seal  Purdue News

Sept. 24, 2003

Purdue to name radio booth, student fund for announcer John DeCamp

WEST LAFAYETTE, Ind. — Purdue University has honored longtime radio announcer and administrator John R. DeCamp – known to Boilermaker fans as the "Voice of Purdue" – with the naming of a radio booth at the Ross-Ade Stadium pavilion and establishing a student-assistance fund.

Morgan Burke, John DeCamp
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The radio booth, occupied by the Purdue Radio Network, is located in the new Shively Media Center. DeCamp a Kendallville, Ind., native, was the Purdue football and basketball play-by-play announcer for 43 years, including three years as a student broadcaster for the university radio station, WBAA.

DeCamp later worked as the chief announcer, sports director and eventually station manager of WBAA, which became the flagship station of the Purdue Sports Radio Network. He finished his career as director of public relations and promotions for intercollegiate athletics and retired in 1986.

DeCamp was also part of the Indianapolis 500 Radio Network Team for 22 years. He was named "Top Broadcaster of the Year" in Indiana in 1971, was inducted into the Indiana Journalism Hall of Fame in 1974 and was chosen for the Purdue Intercollegiate Athletics Hall of Fame in 1996.

DeCamp has touched many lives during his career, including contemporaries and young broadcasters whose names became household words in the media, said Morgan Burke, director of intercollegiate athletics.

Richard Shively, who also did play-by-play work as a student for WBAA in the late 1930s and whose gift helped fund the Ross-Ade Stadium renovation, said, "Naming the radio booth in John's honor is absolutely the right thing to do. He created the Purdue network and was a dedicated ambassador for the university for his entire career."

Another Purdue graduate, Chris Schenkel, who worked with DeCamp at WBAA and went on to have a long career with ABC Sports, said, "His style and the way he brought the event to you were something special. I am pleased that the university is doing this for John."

DeCamp whose health has kept him from attending recent games, said, "I feel honored to know that my alma mater has chosen to place my name on the radio booth. Some of my most enjoyable moments were spent doing radio play-by-play from the old press box at Ross-Ade Stadium. To have my name on the wall of the new booth in the Shively Media Center is certainly an honor."

But the on-air accomplishments of DeCamp are only part of his legacy.

Burke said, "Those who worked with him on a personal level remember his dedication to the hundreds of young employees and students with whom he worked. Always ready to teach with a word of advice or an enlightening anecdote from his varied experiences behind the microphone, John served as a mentor and role model to many people, including C-SPAN founder and CEO Brian Lamb, ABC's Schenkel and the current voices of Boilermaker football, Joe McConnell and Tim Newton."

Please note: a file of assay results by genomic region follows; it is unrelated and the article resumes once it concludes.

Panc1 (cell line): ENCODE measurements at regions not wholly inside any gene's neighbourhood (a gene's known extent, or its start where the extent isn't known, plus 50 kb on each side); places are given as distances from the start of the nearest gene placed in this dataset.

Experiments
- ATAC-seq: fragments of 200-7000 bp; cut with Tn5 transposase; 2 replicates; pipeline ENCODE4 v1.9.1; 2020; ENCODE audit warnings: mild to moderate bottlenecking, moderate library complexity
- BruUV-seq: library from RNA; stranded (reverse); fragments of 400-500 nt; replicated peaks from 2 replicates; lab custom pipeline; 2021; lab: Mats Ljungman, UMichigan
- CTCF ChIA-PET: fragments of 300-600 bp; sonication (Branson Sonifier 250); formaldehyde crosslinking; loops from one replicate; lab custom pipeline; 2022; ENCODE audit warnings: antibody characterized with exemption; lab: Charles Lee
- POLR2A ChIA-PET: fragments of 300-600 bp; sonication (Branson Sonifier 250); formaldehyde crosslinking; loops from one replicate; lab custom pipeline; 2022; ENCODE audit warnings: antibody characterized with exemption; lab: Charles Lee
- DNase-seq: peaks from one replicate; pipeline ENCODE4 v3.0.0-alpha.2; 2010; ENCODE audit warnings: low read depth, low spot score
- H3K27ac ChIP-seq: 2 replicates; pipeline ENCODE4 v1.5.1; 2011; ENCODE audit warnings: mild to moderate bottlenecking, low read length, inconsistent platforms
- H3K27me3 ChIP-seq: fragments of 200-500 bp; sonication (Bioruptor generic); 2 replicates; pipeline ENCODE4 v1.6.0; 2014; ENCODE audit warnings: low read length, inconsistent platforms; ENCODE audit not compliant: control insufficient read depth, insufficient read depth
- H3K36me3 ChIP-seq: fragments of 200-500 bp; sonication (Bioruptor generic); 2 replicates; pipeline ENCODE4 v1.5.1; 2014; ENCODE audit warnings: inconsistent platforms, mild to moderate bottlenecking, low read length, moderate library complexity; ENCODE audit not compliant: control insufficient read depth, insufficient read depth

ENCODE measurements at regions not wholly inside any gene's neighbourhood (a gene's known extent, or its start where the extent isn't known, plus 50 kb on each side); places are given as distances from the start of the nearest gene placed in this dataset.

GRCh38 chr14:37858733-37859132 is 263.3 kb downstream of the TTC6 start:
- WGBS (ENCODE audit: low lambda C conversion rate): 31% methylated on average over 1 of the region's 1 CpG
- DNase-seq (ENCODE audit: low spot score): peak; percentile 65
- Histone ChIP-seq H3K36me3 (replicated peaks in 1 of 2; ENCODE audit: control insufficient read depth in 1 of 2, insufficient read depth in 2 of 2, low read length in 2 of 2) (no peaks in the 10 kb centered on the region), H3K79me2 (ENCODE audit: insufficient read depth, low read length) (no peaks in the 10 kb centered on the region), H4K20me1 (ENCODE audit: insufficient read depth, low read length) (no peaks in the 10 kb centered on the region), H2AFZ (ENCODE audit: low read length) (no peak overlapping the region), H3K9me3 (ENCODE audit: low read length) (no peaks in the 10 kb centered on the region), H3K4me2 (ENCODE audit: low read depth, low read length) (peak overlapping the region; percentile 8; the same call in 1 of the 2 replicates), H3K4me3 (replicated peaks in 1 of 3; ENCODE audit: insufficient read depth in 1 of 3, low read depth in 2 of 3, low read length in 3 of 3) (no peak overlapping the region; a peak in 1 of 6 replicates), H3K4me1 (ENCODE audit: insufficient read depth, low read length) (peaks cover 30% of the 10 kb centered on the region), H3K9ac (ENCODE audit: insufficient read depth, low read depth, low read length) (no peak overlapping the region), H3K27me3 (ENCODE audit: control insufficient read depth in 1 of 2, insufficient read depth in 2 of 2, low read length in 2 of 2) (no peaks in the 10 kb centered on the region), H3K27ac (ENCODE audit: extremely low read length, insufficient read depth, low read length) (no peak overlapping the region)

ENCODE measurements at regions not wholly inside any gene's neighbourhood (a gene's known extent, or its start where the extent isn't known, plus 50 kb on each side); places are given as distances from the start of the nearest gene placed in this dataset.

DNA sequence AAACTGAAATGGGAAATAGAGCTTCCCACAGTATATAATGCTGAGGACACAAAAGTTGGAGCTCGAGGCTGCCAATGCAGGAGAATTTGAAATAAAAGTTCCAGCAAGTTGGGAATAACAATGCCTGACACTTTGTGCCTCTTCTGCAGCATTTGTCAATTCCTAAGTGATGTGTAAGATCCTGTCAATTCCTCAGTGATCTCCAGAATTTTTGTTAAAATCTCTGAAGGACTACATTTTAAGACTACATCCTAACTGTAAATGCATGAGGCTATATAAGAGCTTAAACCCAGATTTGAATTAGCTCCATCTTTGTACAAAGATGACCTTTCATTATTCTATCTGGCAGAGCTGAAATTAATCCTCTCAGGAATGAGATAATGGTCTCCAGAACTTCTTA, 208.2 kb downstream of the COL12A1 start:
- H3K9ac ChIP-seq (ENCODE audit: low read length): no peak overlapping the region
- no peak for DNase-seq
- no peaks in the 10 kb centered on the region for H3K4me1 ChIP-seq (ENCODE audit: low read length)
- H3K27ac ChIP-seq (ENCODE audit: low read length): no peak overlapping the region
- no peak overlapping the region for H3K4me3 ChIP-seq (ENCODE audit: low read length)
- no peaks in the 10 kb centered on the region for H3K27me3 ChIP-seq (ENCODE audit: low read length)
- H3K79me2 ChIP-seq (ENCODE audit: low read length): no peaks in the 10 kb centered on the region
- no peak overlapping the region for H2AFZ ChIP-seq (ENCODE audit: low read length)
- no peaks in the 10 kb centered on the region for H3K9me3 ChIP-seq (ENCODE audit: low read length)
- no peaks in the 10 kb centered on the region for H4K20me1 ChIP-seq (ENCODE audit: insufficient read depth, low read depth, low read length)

The John Purdue Club is working to establish an endowment to honor DeCamp's career.

"The purpose of the endowment is to provide financial support for the students who work in Purdue's Sports Information Office," said Nancy Cross, associate athletic director who earlier in her career worked alongside DeCamp in promotions. "Specifically, this fund will support students who work on game broadcasts or Web casts of various varsity sports and just might uncover the next 'voice of Purdue', like DeCamp did for McConnell."

McConnell said, "We are all products of people who influenced us in the formative period of our lives. Since I knew what I wanted to do at an early age, John DeCamp is one of the announcers I listened to most often. His descriptive style of play-by-play is one thing that I tried to incorporate into my delivery. Prior to television, the radio announcer really had to be the eyes for the listener. I learned that from John. I also adopted his love for Purdue, and when I graduated from Franklin College and got my first job at WBAA, he was my first boss. I consider him to be my mentor and a very close friend."

DeCamp, 82, added, "I can't think of any way I would rather be remembered than to have upcoming play-by-play announcers benefit from my career. Two words – 'perspicacity' and 'perseverance' – come to mind in describing my own career. I felt keenness in judgment and discernment plus a high degree of stick-to-itiveness were always important qualities. Success is a matter of having a proper attitude. I was given a job, a chance to travel, and an opportunity to meet a lot of great people and learn from guys who had already achieved. I have tried to do the same for others who came along wanting to learn and succeed. Hopefully, this fund will assist some young people achieve their dreams as I was able to achieve mine."

Anyone interested in honoring John DeCamp by assisting the next generation of sports broadcasters may contact the John Purdue Club at (765) 494-3248 or (800) 213-2238 for more details.

Writer: Jim Vruggink, (765) 494-2086;

Source: Morgan Burke, (765) 494-3189,

Purdue News Service: (765) 494-2096;


Morgan Burke (left), Purdue's director of intercollegiate athletics, shakes hands with John DeCamp, known as the "Voice of Purdue" for his 43 years of radio broadcasting of Boilermaker football games. The radio booth in Ross-Ade Stadium's new pavilion is being named for DeCamp. A student-assistance fund for student broadcasters also is being established in his name. (Photo courtesy of Purdue Intercollegiate Athletics)

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